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>> caller: the question, it would be basically there is a void in the middle. in other words,ycq with leader. strong, well thought out ideas articulated. a little bit more left to the either ends of that spectrum. >> guest: here's the thing -- here's where i would differ with you. i don't think cosby -- and i know it's not the case with me would say that there isn't problems in terms of systemic discrimination or systemic racism, you know, stereotypes for black americans, hispanic americans, women in society that people have to overcome a lot of those limits and if you're talking about being a kid -- we were talking earlier about children, justice marshall saying to me at one point, you know, if he had new energy he would have gone on to do more in terms of children's rights in the country -- if a kid goes to bad schools is, caught in a bad neighborhood, a lot of those things just weigh on a child.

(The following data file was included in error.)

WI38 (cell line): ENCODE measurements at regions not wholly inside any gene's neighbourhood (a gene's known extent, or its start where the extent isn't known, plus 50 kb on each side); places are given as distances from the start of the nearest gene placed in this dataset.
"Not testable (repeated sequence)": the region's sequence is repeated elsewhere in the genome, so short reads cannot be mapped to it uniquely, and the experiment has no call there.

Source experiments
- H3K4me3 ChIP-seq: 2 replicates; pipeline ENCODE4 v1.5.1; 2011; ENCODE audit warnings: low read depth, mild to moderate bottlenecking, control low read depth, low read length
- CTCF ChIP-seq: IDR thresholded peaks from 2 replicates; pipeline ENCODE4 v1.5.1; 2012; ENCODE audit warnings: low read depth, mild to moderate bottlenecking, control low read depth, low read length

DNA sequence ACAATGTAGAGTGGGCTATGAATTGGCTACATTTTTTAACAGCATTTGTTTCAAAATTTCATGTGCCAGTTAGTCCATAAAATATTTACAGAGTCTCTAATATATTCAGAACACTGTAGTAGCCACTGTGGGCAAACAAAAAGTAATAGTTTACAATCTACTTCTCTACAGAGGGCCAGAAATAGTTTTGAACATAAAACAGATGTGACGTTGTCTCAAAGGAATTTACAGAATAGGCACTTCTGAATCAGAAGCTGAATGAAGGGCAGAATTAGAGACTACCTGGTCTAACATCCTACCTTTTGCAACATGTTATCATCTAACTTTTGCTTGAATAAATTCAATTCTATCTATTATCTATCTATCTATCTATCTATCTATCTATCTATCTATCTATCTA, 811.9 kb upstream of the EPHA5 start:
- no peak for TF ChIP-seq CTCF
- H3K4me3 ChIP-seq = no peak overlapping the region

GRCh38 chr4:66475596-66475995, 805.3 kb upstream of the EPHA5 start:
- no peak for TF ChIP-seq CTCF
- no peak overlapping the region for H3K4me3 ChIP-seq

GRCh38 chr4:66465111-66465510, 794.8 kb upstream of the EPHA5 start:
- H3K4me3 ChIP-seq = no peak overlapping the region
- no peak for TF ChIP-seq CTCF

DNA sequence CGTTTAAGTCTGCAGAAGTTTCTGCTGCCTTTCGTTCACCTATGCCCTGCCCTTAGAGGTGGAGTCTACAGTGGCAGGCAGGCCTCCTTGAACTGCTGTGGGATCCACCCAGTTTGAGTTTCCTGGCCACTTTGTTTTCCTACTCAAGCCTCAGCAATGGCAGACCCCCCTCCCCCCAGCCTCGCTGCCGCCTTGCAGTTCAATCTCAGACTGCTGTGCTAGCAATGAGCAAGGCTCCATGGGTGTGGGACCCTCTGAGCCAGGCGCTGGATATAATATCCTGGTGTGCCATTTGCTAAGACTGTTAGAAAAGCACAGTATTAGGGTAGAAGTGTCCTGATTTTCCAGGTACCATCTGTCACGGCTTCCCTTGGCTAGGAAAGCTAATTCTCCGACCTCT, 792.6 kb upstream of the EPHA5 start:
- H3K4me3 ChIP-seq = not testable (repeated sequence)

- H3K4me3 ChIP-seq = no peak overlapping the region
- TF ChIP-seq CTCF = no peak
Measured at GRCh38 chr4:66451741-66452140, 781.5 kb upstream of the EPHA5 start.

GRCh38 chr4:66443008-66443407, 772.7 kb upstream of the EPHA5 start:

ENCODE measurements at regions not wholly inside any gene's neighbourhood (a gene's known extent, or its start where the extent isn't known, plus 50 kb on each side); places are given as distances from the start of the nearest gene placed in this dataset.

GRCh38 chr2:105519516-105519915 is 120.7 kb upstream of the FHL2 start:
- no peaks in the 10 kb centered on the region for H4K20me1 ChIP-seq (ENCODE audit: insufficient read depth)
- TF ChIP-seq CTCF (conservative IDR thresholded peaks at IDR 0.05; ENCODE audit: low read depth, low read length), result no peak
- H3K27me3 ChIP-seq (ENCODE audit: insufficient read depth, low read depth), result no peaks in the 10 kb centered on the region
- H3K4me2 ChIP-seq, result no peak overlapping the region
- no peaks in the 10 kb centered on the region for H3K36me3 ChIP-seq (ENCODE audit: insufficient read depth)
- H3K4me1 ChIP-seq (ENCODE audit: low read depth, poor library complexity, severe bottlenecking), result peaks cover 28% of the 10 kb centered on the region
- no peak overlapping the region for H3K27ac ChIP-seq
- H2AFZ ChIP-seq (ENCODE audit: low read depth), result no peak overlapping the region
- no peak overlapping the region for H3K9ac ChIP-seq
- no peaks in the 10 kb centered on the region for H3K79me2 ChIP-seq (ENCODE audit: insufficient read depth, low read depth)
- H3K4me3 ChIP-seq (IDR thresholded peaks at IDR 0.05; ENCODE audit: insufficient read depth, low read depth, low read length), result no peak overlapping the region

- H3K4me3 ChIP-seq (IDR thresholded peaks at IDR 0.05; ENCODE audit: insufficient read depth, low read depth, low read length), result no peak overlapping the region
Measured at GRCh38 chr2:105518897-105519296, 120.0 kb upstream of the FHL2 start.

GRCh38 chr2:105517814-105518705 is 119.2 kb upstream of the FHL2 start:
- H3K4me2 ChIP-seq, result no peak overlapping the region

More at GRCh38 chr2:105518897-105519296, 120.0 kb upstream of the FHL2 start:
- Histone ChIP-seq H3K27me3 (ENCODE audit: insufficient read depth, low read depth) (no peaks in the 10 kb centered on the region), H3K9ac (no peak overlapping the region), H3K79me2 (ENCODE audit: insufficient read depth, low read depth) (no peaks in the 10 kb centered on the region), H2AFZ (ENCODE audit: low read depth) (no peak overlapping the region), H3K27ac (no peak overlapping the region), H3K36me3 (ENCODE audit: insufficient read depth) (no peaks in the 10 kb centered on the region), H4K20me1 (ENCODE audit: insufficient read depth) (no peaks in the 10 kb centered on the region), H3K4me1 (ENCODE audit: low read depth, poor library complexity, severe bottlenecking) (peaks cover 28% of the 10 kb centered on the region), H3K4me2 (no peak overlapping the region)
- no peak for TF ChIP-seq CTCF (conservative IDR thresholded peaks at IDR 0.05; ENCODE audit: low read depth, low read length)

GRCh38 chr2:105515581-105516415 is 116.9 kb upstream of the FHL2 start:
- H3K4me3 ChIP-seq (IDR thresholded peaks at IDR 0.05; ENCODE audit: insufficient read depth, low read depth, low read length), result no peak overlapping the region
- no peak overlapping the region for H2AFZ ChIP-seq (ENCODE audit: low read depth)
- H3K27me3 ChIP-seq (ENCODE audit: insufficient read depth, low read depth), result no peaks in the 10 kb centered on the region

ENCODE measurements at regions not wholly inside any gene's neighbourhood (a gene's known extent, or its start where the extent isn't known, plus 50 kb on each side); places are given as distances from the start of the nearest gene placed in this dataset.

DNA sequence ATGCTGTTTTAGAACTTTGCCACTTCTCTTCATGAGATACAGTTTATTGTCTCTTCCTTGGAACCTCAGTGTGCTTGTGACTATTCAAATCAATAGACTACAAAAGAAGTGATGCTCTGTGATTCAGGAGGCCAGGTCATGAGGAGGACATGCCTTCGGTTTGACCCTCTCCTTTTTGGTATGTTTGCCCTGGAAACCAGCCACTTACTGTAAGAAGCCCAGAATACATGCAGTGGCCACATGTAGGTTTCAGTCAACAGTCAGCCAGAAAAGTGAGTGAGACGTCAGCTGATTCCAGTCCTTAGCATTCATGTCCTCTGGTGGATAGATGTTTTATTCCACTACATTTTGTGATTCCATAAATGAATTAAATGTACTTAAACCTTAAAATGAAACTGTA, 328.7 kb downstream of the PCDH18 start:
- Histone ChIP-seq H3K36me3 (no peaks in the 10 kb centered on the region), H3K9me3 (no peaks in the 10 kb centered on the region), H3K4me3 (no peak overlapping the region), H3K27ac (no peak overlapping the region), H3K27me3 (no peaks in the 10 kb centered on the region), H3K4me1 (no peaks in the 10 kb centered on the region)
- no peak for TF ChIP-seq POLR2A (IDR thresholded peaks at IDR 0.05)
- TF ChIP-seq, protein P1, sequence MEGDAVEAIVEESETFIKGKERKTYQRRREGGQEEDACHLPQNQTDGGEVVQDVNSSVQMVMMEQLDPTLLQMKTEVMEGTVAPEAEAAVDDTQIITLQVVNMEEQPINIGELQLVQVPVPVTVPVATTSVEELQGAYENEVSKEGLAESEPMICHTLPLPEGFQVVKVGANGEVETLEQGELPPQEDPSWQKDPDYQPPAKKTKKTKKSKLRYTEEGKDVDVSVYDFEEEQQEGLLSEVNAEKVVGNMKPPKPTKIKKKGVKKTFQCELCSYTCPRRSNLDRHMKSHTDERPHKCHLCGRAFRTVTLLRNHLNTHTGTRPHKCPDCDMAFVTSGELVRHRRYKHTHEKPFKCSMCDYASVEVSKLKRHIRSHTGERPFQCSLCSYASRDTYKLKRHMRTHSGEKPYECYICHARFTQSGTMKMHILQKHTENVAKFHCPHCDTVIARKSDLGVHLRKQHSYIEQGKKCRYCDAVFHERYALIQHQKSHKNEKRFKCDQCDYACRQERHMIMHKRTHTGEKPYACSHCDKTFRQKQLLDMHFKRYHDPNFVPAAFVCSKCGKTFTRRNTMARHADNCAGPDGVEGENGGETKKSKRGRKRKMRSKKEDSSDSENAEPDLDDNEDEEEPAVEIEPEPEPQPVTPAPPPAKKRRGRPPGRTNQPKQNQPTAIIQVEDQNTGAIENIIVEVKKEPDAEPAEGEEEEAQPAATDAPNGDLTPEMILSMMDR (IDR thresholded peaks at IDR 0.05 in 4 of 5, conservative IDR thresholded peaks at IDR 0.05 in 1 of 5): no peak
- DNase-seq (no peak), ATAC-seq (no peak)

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comes from a broken family it's hard for that kid to succeed. when i say we need to pay attention to those issues, that's a big systemic issue. it's not a matter of all the other. it's just when i say we need to do a better job of paying attention to issues that we can help ourselves with or with personal responsibility saying that there has to be a balance and i don't see the jacksons and the sharptons willing to ever say, hey, you know what? we have a hand here and we can help ourselves. >> host: in your book you talk about the miracles many contributors to this peace saw and witnessed. but in your words you say, quote, as we open our eyes to the power of race in american society, we begin to perceive the impact of class and gender as well. dropping the blinders reveals how often we heap disdain on the elderly, people with aids, people with little education seeing clearly is the first step in an individual's transformation, martin luther